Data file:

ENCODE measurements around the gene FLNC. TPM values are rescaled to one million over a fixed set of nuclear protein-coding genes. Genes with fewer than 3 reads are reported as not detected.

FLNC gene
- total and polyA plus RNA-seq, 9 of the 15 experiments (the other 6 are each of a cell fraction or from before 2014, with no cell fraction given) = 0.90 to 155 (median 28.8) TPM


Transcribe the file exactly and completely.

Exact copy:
ENCODE measurements around the gene FLNC. TPM values are rescaled to one million over a fixed set of nuclear protein-coding genes. Genes with fewer than 3 reads are reported as not detected.

FLNC gene
- total and polyA plus RNA-seq, 9 of the 15 experiments (the other 6 are each of a cell fraction or from before 2014, with no cell fraction given) = 0.90 to 155 (median 28.8) TPM